A better Australian film from the Sydney line-up is "Ruin," Amiel Courtin-Wilson's follow-up to the aggressively experimental "Hail." Shot on the streets of Phnom Penh, Courtin-Wilson and his first-time co-director Michael Cody hint at Cambodia's traumatic past in their Badlands inspired story, about a downtrodden factory worker and a runaway prostitute who journey into the wilderness in the wake of a brutal murder. A film more concerned with sight and sound than with narrative, the minimal plotting and elliptical imagery may alienate some, although the movie will almost certainly be less divisive than Courtin-Wilson's previous effort. Either way, for those who are willing to let it wash over them, "Ruin" is transcendently beautiful.
The final Australian film competing for gold came from first time director Kasimir Burgess: "Fell" concerns two men struggling with grief and guilt after a little girl is killed in a hit and run. The first man is the girl's father. The second is the man who was driving the truck. Burgess exhibits some early teething problems, particularly in his unconvincing set-up in the scenes immediately following the accident. The film really comes into its own in the second half, however, as it transitions into a tense and ambiguous morality play steeped in questions of revenge, responsibility and forgiveness. Not an entirely successful debut, but good enough to make Burgess well worth keeping an eye on.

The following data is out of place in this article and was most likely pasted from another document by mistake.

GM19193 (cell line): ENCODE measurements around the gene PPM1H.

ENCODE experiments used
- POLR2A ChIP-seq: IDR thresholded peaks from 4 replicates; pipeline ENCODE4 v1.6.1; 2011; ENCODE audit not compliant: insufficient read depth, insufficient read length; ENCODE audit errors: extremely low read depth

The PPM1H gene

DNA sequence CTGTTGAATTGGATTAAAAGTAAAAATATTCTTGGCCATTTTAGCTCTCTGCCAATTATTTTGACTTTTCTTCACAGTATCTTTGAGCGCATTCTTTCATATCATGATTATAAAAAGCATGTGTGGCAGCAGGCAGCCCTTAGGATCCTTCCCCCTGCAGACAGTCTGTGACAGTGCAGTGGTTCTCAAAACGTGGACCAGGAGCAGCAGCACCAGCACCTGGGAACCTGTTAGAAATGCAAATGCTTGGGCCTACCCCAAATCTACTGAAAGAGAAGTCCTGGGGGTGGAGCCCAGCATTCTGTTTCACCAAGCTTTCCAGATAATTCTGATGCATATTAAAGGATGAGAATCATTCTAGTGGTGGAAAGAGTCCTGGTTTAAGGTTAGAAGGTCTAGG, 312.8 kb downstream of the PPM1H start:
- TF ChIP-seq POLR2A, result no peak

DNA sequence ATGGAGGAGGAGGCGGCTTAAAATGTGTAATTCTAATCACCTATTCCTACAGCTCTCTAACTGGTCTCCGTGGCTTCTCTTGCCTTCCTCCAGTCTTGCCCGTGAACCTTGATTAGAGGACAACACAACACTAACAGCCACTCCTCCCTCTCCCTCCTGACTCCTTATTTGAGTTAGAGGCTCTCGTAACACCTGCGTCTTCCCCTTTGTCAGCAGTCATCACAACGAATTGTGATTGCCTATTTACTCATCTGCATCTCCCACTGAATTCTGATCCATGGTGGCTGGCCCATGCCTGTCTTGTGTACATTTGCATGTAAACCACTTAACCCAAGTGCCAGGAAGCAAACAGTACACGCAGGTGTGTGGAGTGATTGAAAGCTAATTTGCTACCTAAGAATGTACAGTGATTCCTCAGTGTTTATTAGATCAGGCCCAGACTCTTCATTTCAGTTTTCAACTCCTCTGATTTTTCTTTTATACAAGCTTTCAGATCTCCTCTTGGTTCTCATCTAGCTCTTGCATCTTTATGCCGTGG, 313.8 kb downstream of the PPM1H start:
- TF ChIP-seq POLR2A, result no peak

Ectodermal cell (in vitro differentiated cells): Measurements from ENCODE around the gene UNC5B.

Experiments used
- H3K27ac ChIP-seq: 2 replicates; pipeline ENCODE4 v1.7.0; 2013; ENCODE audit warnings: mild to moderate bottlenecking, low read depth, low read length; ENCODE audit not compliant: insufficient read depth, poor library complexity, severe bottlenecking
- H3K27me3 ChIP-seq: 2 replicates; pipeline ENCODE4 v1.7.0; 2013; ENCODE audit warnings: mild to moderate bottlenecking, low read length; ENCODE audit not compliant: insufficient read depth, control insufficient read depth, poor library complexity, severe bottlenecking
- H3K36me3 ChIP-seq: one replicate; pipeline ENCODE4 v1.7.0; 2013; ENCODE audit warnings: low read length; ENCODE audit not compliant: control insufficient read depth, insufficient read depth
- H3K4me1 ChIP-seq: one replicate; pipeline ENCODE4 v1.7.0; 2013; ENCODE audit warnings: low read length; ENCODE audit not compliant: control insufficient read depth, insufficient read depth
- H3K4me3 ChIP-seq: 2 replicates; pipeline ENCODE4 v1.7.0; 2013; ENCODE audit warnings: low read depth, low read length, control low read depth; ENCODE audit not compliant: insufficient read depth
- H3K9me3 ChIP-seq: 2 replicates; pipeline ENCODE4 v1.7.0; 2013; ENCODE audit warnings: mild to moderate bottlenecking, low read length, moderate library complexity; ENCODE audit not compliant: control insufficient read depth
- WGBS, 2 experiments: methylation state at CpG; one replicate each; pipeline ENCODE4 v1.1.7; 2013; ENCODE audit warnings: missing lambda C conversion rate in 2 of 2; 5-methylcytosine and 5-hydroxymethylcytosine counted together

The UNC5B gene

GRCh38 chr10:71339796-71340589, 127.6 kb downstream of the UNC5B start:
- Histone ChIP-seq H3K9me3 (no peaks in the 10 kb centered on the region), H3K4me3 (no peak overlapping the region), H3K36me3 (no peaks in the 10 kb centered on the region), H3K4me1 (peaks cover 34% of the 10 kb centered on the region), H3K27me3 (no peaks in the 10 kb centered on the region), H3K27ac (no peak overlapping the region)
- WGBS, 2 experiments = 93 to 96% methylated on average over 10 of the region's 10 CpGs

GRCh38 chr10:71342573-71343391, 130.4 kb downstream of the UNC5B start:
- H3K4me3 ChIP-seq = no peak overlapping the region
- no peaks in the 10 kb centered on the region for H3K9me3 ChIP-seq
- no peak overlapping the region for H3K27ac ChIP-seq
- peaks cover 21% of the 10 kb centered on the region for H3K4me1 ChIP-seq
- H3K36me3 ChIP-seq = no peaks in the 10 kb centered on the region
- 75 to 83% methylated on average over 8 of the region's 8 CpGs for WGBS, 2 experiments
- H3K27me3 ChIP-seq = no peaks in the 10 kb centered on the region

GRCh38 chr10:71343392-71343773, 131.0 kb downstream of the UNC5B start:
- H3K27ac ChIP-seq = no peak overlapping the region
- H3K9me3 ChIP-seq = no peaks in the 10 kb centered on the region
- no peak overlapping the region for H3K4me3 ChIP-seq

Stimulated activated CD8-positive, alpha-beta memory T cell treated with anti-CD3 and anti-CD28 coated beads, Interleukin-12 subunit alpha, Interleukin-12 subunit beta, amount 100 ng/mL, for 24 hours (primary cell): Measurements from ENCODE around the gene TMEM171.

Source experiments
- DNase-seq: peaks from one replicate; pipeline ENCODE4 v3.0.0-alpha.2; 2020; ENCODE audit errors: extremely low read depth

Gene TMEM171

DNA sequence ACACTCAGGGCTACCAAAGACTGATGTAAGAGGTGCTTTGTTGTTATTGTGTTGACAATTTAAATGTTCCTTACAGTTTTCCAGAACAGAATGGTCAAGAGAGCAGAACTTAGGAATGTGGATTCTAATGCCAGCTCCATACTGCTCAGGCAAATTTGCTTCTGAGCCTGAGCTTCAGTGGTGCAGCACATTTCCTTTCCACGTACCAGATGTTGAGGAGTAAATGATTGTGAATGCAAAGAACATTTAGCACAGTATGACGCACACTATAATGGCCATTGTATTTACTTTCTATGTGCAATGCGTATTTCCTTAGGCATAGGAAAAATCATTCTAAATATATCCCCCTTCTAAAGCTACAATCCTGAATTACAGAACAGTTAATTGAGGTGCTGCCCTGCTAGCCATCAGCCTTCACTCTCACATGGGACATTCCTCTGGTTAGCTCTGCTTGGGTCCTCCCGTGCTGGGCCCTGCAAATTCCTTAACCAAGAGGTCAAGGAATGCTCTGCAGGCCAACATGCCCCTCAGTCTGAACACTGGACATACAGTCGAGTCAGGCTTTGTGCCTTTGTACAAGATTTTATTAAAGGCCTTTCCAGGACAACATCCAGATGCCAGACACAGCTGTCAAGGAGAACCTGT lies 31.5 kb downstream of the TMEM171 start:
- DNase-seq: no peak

A distinct international highlight amongst the competition films, meanwhile, was Diao Yinan's immaculately photographed thriller "Black Coal, Thin Ice," which took Berlin's Golden Lion back in February. An archetypal film noir complete with gruesome murders, an icy femme fatale and a washed up former cop looking for a chance at redemption, the cryptic plot machinations are largely secondary to some of the most striking cinematography in quite some time. While rarely overt, every frame of this film holds purpose, while images frequently take on new meaning the longer the camera holds its gaze.